Targeting the pro-inflammatory factor CCL2 (MCP-1) with Bindarit for influenza A (H7N9) treatment
Bindarit reduces CCL2 gene expression in IAV-infected cells. A549 cells were infected with A/Ca (H1N1) at MOI 0.1 and subsequently treated with Bindarit at 100 μm. At 24 h pi, RNA was extracted for host gene expression analysis of CCL2 using RT-qPCR. Expression was normalized to 18 s and compared to non-infected cells. Data are from two independent experiments using three replicates per group.
© Copyright Policy - open-access
Related In: Results  -  Collection

License
Show All Figures
getmorefigures.php?uid=PMC5382437&req=5

fig1: Bindarit reduces CCL2 gene expression in IAV-infected cells. A549 cells were infected with A/Ca (H1N1) at MOI 0.1 and subsequently treated with Bindarit at 100 μm. At 24 h pi, RNA was extracted for host gene expression analysis of CCL2 using RT-qPCR. Expression was normalized to 18 s and compared to non-infected cells. Data are from two independent experiments using three replicates per group.
Mentions: To evaluate the effectiveness of Bindarit in reducing CCL2 production, lung epithelial cells were infected (MOI=0.1) with A/California/04/09 (A/Ca; H1N1) virus and simultaneously treated with Bindarit. Quantitative reverse transcription PCR (RT-qPCR) was used to investigate the effect of Bindarit on CCL2 gene expression during infection with A/Ca (H1N1), a representative, currently circulating IAV subtype, in a human epithelial cell (A549) line. CCL2 was considerably upregulated by 3.21-fold (P<0.01) in A/Ca (H1N1)-infected A549 cells compared to mock-infected controls at 24 h pi (Figure 1). When A549 cells were treated with Bindarit (100 μm), CCL2 gene expression was significantly (P<0.01) reduced to a level comparable to mock-infected controls.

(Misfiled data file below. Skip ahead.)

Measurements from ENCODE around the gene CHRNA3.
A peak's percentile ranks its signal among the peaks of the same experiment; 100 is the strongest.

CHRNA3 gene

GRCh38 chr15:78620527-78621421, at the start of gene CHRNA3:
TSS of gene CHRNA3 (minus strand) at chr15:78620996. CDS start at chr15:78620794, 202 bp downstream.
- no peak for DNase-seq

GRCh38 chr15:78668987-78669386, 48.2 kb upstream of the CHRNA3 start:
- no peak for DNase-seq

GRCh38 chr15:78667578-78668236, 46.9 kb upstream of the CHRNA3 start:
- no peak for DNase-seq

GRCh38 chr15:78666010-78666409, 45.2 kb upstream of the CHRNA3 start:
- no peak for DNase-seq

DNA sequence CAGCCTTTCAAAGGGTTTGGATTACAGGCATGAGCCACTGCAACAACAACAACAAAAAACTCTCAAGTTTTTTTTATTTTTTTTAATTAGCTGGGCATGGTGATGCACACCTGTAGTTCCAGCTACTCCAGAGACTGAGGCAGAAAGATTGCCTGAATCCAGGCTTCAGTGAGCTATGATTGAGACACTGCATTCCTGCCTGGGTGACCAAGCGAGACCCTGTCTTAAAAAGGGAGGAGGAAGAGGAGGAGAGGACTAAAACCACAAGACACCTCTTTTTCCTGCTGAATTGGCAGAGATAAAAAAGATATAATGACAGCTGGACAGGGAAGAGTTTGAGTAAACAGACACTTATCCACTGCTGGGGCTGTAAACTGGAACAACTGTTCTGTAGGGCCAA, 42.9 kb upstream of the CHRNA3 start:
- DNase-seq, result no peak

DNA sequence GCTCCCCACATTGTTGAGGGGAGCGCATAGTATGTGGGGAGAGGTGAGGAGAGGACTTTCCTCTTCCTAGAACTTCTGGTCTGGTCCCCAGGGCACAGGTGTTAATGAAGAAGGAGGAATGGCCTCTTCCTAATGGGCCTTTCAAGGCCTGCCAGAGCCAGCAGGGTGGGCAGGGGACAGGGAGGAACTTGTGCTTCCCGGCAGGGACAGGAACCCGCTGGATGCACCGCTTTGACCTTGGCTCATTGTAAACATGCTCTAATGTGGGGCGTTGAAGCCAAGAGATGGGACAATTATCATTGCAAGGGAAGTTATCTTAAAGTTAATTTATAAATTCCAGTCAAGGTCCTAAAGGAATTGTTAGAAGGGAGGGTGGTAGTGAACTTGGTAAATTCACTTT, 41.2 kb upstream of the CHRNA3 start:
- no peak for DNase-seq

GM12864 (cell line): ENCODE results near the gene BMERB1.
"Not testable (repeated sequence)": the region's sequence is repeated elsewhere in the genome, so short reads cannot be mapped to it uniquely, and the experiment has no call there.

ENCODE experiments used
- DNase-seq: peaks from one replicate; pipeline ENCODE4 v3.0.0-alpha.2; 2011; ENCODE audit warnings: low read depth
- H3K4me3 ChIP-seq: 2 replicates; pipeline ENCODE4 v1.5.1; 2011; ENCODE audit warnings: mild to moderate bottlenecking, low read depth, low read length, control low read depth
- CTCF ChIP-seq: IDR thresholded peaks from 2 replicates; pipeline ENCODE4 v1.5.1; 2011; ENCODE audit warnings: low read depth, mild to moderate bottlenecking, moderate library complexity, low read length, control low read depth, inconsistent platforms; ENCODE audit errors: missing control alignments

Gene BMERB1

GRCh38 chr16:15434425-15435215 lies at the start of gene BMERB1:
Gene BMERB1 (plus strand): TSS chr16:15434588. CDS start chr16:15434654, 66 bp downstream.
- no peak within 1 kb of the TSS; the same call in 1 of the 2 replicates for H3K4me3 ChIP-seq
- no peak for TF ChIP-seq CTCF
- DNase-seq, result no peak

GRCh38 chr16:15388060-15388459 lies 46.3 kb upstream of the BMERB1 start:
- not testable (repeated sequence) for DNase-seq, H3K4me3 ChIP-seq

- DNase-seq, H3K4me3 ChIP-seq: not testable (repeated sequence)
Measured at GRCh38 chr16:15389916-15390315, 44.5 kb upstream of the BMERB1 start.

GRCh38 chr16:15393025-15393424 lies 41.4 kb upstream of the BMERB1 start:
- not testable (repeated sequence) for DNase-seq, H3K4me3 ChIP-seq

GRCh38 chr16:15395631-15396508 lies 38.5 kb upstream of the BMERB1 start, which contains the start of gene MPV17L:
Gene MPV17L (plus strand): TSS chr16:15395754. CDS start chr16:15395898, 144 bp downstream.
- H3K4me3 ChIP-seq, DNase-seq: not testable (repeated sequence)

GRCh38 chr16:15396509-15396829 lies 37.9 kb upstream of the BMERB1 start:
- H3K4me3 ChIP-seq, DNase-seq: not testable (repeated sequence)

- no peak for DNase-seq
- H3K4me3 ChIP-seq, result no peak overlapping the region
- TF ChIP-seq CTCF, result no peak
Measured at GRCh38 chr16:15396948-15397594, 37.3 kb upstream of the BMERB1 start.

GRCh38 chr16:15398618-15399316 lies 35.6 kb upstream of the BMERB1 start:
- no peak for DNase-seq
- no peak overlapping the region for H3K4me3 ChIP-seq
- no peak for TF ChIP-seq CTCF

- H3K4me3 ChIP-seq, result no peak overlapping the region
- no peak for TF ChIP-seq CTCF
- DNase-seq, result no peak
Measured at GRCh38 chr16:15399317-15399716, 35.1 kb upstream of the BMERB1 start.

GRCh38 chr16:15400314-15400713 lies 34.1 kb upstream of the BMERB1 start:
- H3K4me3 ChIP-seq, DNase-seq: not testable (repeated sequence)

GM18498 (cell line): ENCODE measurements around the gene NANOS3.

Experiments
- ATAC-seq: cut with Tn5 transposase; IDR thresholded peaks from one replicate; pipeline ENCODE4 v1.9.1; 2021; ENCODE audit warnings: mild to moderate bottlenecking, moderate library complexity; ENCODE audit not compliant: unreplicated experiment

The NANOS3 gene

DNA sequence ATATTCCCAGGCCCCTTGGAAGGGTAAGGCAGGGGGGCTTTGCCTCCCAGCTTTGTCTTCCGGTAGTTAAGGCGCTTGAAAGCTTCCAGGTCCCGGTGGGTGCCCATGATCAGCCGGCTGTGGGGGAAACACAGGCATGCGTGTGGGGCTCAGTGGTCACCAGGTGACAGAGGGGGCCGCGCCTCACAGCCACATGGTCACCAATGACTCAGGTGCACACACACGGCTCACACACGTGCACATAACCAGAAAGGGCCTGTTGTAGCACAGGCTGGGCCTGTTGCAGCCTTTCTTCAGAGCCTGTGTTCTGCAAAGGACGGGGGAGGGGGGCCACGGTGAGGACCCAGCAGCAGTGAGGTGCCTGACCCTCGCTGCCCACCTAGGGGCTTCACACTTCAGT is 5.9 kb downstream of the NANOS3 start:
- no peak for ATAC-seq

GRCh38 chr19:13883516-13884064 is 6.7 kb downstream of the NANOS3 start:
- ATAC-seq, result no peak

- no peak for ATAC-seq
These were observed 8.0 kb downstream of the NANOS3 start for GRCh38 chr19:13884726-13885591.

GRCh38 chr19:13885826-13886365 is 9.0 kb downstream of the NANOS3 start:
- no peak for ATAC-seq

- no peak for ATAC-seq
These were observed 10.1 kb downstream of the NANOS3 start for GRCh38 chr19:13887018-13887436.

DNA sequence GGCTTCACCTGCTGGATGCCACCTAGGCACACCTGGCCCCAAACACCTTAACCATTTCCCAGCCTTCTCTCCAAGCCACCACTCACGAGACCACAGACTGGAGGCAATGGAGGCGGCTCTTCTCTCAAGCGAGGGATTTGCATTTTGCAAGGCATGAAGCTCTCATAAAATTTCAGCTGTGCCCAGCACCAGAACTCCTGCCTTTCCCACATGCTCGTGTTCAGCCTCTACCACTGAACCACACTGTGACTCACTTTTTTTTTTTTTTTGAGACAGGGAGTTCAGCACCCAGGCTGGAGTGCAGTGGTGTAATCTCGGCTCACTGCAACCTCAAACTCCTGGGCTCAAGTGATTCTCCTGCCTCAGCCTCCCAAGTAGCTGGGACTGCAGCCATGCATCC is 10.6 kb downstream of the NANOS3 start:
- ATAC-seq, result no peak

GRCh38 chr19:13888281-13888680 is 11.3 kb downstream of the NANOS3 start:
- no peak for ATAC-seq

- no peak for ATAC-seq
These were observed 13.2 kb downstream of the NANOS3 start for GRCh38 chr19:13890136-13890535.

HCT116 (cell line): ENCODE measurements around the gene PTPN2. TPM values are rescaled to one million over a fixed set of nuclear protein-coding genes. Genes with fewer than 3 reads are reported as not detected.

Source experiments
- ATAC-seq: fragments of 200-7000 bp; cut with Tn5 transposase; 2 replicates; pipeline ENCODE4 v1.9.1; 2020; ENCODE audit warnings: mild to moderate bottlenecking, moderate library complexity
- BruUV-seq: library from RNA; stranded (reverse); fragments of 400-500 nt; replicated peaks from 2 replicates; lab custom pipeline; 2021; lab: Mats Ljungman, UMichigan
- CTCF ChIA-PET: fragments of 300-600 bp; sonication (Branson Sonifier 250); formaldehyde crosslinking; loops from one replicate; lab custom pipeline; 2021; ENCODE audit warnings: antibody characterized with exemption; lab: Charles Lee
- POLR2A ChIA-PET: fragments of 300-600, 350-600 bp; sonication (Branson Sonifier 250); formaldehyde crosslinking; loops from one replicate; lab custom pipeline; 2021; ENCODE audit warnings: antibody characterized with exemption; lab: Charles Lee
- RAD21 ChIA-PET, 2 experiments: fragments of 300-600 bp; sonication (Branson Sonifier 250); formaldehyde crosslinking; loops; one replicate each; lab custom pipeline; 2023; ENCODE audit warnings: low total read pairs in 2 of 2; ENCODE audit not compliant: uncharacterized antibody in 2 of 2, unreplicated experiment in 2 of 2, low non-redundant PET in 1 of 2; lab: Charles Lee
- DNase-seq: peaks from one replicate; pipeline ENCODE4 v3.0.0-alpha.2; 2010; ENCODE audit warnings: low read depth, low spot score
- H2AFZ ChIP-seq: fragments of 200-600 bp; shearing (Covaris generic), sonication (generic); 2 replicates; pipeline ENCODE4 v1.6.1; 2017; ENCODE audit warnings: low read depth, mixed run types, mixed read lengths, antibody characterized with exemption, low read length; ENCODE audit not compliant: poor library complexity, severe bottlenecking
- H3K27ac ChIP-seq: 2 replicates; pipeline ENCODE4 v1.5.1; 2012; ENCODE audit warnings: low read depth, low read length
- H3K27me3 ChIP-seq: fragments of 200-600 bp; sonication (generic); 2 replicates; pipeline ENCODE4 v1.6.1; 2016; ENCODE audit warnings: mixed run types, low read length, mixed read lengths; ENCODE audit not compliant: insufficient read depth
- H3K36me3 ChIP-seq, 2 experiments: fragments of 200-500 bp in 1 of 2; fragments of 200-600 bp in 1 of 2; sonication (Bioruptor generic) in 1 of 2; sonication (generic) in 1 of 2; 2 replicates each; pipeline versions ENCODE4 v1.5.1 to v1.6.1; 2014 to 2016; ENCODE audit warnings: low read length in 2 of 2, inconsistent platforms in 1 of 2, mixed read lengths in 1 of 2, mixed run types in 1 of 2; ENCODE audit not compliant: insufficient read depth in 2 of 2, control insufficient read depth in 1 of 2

View Article: PubMed Central - PubMed

ABSTRACT

Influenza A viruses are important human and animal pathogens. Seasonal influenza viruses cause infections every year, and occasionally zoonotic viruses emerge to cause pandemics with significantly higher morbidity and mortality rates. Three cases of laboratory confirmed human infection with avian influenza A (H7N9) virus were reported in 2013, and there have been several cases reported across South East Asia, and recently in North America. Most patients experience severe respiratory illness, with mortality rates approaching 40%. No vaccine is currently available and the use of antivirals is complicated due to the emergence of drug resistant strains. Thus, there is a need to identify new drugs for therapeutic intervention and disease control. In humans, following H7N9 infection, there is excessive expression of pro-inflammatory factors CCL2, IL-6, IL-8, IFN&alpha;, interferon-&gamma;, IP-10, MIG and macrophage inflammatory protein-1&beta;, which has been shown to contribute to fatal disease outcomes in mouse models of infection. In the current study, the potent inhibitor of CCL2 synthesis, Bindarit, was examined as a countermeasure for H7N9-induced inflammation in a mouse model. Bindarit treatment of mice did not have any substantial therapeutic efficacy in H7N9 infection. Consequently, the results suggest that Bindarit may be ill-advised in the treatment of influenza H7N9 infection.

No MeSH data available.